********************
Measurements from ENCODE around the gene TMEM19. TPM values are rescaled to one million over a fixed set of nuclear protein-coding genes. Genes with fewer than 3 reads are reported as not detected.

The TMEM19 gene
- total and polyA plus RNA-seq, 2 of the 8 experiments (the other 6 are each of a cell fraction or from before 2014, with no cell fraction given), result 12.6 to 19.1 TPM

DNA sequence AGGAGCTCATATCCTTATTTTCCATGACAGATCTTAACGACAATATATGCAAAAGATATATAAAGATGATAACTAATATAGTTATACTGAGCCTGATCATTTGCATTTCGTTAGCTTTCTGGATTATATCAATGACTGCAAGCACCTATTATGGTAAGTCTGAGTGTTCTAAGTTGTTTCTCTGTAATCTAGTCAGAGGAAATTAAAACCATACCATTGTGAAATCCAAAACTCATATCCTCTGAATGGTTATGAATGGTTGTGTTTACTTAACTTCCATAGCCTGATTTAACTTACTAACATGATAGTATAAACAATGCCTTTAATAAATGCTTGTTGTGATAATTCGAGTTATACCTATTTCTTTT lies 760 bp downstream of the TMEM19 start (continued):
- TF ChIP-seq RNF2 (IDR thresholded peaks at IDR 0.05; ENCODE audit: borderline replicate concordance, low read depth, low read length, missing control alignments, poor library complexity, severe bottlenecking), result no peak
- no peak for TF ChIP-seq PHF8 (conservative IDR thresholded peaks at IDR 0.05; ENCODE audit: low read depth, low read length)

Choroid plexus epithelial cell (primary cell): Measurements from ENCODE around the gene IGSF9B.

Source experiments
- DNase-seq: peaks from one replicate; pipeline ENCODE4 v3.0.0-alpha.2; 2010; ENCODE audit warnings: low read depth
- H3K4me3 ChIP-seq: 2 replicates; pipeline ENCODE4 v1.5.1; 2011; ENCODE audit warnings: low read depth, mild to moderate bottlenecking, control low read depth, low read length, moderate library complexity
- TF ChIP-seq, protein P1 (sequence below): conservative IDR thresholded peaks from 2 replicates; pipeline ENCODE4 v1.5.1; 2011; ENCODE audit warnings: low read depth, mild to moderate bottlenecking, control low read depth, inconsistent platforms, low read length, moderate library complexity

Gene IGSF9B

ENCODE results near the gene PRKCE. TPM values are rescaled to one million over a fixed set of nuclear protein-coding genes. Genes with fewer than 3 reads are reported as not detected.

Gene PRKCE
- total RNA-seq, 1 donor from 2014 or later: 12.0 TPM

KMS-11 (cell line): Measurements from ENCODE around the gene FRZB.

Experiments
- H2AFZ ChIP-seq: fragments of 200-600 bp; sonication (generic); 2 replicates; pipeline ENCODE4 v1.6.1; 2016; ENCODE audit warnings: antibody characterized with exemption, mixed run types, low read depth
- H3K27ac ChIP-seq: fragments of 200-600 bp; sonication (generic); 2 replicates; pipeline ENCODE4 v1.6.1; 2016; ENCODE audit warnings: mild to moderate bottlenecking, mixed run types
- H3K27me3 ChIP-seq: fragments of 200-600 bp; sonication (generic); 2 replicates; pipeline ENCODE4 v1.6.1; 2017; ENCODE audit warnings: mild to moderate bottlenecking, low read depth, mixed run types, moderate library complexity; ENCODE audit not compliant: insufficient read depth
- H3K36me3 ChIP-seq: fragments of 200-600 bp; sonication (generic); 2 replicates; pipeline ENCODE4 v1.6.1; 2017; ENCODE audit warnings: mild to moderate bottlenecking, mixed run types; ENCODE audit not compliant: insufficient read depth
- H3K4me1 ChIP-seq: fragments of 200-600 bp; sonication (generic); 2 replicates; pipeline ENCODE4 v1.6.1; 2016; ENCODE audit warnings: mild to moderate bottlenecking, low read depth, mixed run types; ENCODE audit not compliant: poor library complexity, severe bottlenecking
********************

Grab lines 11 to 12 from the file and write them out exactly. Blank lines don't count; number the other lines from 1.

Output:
- TF ChIP-seq, protein P1 (sequence below): conservative IDR thresholded peaks from 2 replicates; pipeline ENCODE4 v1.5.1; 2011; ENCODE audit warnings: low read depth, mild to moderate bottlenecking, control low read depth, inconsistent platforms, low read length, moderate library complexity

Gene IGSF9B